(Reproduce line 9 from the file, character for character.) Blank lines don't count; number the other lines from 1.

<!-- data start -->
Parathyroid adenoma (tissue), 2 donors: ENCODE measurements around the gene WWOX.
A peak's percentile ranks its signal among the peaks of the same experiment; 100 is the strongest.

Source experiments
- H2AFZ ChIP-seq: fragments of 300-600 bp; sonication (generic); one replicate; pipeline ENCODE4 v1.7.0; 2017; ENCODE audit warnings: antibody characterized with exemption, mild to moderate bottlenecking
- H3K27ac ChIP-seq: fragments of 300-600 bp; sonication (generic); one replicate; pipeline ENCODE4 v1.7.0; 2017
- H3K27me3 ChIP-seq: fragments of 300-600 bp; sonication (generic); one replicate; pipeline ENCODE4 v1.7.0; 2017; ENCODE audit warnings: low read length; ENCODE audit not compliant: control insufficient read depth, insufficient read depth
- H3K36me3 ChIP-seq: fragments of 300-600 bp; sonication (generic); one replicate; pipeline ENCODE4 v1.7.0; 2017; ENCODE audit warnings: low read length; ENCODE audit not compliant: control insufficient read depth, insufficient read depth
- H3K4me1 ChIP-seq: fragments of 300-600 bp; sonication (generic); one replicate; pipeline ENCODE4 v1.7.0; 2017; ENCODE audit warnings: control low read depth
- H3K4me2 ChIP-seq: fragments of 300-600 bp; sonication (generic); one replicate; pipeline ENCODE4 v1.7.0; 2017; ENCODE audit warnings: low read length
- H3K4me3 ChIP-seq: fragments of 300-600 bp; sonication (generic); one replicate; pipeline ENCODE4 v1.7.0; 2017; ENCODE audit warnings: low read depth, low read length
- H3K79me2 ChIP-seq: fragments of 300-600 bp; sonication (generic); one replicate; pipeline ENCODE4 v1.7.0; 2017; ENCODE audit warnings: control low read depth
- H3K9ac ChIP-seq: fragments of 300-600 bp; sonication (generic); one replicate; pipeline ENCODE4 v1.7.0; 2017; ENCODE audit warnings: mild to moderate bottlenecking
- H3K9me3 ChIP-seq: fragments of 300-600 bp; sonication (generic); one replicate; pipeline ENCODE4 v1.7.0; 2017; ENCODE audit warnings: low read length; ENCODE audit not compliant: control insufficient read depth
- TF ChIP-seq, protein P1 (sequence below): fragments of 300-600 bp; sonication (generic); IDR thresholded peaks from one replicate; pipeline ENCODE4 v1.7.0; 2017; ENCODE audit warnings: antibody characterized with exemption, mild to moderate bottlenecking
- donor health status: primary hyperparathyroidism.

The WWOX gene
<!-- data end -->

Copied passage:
- H3K4me2 ChIP-seq: fragments of 300-600 bp; sonication (generic); one replicate; pipeline ENCODE4 v1.7.0; 2017; ENCODE audit warnings: low read length